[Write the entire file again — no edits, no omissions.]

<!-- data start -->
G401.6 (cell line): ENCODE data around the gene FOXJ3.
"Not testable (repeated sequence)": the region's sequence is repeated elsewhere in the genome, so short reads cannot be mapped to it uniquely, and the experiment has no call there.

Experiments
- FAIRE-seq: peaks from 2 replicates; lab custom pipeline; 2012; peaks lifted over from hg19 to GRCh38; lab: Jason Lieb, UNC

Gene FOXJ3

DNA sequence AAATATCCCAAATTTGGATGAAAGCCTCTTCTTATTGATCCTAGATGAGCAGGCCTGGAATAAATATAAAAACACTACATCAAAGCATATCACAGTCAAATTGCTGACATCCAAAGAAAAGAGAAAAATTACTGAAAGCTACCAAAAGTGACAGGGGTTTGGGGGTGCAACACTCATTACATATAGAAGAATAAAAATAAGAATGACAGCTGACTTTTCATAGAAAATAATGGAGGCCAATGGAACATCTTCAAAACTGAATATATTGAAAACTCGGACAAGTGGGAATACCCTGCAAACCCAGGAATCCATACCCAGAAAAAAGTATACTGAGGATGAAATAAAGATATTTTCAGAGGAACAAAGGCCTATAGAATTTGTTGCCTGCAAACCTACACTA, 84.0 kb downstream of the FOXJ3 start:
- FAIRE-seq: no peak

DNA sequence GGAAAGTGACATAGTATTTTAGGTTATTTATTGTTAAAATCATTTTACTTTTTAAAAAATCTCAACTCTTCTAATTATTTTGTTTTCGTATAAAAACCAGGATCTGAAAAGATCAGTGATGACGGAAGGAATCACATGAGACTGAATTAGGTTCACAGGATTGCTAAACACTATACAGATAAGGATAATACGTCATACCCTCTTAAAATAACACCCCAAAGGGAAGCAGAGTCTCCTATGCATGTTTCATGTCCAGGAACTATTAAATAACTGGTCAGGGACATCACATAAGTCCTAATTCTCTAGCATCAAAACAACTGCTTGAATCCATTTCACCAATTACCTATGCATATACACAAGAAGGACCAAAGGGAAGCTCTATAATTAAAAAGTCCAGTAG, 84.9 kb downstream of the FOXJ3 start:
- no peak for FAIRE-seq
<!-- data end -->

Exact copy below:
G401.6 (cell line): ENCODE data around the gene FOXJ3.
"Not testable (repeated sequence)": the region's sequence is repeated elsewhere in the genome, so short reads cannot be mapped to it uniquely, and the experiment has no call there.

Experiments
- FAIRE-seq: peaks from 2 replicates; lab custom pipeline; 2012; peaks lifted over from hg19 to GRCh38; lab: Jason Lieb, UNC

Gene FOXJ3

DNA sequence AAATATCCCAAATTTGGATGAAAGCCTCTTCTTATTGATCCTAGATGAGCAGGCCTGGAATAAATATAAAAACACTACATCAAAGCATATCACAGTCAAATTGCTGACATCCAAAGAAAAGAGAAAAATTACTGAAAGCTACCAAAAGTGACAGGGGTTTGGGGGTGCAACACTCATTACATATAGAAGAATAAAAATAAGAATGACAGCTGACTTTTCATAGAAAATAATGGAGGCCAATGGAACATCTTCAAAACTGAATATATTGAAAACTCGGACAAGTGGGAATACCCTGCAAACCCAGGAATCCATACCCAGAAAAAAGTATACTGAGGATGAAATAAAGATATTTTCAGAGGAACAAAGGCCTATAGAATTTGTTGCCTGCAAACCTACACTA, 84.0 kb downstream of the FOXJ3 start:
- FAIRE-seq: no peak

DNA sequence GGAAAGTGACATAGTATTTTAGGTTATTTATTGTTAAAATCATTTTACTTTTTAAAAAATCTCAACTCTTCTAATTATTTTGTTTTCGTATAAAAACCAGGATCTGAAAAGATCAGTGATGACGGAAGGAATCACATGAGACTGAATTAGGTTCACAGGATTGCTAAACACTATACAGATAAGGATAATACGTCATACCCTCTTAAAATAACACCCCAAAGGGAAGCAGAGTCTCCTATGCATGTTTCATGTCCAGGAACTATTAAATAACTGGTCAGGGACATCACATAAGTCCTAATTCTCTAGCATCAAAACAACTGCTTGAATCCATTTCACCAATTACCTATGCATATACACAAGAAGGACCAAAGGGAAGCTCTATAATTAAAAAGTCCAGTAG, 84.9 kb downstream of the FOXJ3 start:
- no peak for FAIRE-seq